Some Thoughts, Part Six – Intermission
Posted by BigWords on April 6, 2010
I’m taking a breather here, and pondering word meanings again. Intermission indicates a break between performances (and this is as apt a term for what I’m doing here as any), and is also inter this mission. I’m gloating at how clever the title is, but there is a reason I need to stop for a moment – we need to go back over the last few posts and examine something.
David Baldacci, of all people , is spearheading the move into a fully-intergrated-multimedia e-book experience, and while the notion of “giant leaps forward” contains exciting prospects, it doesn’t really get to grips with some of the concerns which are raised by the prospect of an unbalanced readership. However much I have promoted the use of radical ideas (especially in concern with the future of e-books), there is something to be said for the stability and longevity of a hard copy. I’ve already touched on some of the ways in which books could stretch out into covering, but the possible applications are really irrelevant as long as the format itself faces such difficulties as contractual problems, simplistic implementation, format woes, and poor marketing. I have no doubt that progress requires concerted efforts on behalf of everyone, but there is something which hasn’t been looked at to any degree yet. Something which we need to discuss before rushing headlong into the crucible of multimedia convergence. And so the question is raised…
What is added to the value of a hard copy to enable it to compete against e-books?
Will the future of books lie in packaging them with DVD-Roms? Or codes printed on the inside jacket to allow access to the online content? Or do we open up the online content by keeping DRM at arm’s length? The truth probably rests in all three of these answers, because publishers will want to maximise the visibility of their product in an already-crowded field. Art, music, film, and software books would benefit from being packaged with DVD-Roms to illustrate content (as some software books have already proven); using codes would open up SF novels to self-sustaining ARGs running interconnected content… But ignoring DRM may be the hardest sell of all. Publishers (and I’m stepping away from publishers of books specifically, to look at the wider use of the word) are enamoured with DRM because it gives the false promise of protection against piracy.
Do I really need to spell out the reasons why I haven’t bought a game produced by EA in over three years? Is it not fact enough that all of their “protected” games are being copied and distributed via P2P? So what benefits does DRM confer? I’ll let slip one of my big thoughts straight off the bat, so as to give everyone time enough to contemplate the horrors which are in store if their use in e-publishing isn’t curbed – DRM encourages piracy. DRM is a challenge to the pirates, which encourages them to see hoe quickly they can strip the software and make it available to others. It is also, in many cases, a pain in the ass for those using the product legally, especially when the DRM damages other software housed (legally) on the computer. I’ve had to reinstall massive amounts of data because an errant line of code in DRM has seen fit to disable video editing software, so can attest that the use of such undesirable practices has negative real-world effects. Your brand will be damaged by bad protection methods.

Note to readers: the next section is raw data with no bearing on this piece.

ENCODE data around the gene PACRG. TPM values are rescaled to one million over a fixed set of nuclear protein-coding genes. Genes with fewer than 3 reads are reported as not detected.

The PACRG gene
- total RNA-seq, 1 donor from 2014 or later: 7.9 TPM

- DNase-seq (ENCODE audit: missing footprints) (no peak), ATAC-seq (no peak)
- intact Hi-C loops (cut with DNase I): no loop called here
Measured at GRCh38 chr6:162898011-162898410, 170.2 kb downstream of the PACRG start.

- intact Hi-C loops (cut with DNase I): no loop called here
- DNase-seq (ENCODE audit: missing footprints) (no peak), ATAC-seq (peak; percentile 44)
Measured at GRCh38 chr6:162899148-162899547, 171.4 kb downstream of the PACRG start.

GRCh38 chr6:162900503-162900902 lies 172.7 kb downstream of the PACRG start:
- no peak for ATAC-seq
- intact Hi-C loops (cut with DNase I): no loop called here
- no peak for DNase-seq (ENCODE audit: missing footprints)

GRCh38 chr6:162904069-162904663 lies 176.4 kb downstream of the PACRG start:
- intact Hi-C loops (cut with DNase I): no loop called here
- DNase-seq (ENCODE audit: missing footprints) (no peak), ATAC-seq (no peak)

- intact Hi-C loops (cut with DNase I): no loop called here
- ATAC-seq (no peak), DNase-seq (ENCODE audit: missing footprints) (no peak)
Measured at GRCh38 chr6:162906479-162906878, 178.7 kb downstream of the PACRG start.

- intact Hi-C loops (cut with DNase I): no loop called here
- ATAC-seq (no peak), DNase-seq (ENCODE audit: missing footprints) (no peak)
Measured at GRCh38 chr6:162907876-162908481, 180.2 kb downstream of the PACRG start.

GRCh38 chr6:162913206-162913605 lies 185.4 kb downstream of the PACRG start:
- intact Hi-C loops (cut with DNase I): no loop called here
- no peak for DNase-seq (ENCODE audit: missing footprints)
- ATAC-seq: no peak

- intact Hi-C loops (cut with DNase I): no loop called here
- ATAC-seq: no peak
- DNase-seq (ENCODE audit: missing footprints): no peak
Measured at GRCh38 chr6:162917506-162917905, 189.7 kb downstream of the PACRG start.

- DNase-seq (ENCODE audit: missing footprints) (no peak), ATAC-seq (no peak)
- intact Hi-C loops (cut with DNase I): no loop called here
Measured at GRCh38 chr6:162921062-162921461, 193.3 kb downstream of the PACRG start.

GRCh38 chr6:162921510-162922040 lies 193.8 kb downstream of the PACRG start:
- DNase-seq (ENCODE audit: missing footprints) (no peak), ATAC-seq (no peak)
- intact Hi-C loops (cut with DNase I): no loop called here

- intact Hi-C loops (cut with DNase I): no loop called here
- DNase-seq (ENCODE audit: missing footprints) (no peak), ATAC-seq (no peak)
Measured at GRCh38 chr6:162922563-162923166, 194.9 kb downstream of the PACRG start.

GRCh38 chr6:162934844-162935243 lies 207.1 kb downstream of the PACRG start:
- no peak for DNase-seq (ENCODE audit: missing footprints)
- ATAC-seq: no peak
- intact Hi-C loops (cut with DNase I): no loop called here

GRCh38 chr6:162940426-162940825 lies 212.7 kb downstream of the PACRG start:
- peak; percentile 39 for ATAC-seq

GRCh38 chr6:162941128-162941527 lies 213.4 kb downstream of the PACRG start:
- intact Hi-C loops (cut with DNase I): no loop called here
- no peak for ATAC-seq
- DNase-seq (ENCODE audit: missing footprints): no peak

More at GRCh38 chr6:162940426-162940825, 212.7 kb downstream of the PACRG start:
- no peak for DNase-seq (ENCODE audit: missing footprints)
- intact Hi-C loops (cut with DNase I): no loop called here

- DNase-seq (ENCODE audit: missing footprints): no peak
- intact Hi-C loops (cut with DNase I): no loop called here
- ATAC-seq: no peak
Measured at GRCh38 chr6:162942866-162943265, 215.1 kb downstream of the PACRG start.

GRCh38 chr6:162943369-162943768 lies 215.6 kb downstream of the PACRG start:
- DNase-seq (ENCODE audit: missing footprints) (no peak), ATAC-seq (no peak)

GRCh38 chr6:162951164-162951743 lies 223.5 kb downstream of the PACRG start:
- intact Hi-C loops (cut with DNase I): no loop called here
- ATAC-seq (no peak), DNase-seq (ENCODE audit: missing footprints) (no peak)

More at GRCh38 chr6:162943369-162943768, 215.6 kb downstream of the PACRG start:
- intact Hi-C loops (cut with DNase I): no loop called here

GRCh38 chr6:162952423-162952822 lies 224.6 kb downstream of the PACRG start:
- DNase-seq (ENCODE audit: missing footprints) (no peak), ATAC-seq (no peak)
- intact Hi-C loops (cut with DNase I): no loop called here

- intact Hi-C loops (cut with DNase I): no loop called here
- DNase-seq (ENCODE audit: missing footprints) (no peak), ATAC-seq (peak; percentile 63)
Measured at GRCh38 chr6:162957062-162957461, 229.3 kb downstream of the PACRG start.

How, then, should we approach the verification of “approved users”? I like e-mail as a method of building blocks of manageable data, and even though there are problems with collecting information about those who have purchased items online, it is still less troublesome than any other method which is easily implemented. It is the basic answer to nearly all problems posed by multimedia, and there are enough people already used to using e-mail for identification purposes that it doesn’t seem too imposing for readers wanting to sidestep the problems DRM brings.
I’m not done yet. The second thing which has yet to be openly discussed may have the potential to shatter publishing in two. It is clear that there are problems for traditional publishers when it comes to creating e-books embedded with multimedia, so I suggest this – the big publishers will have minimal influence in the future of e-books. Just as the early web was carved out by pioneers, the new formats will be embraced by self-publishing. The benefits which have been emphasised by some advocates of self-publishing routinely ignore the possibility to throw off the shackles of traditional complications (and the associated problems created by lawyers) to provide something new. Though I never intended to come to the conclusion that self-pubbed titles may be the way e-books could evolve, it seems to be something which makes sense.
Thus I conclude the intermission and return to the regularly scheduled assault on old-media thinking.
 I was always under the impression that the e-book would be led towards a multimedia future by that luminary of the cyberpunk movement, William Gibson. It’s probably too much to ask for, but a fully tweaked-out edition of Neuromancer would be top of my list of books which could gain added value through enhancements.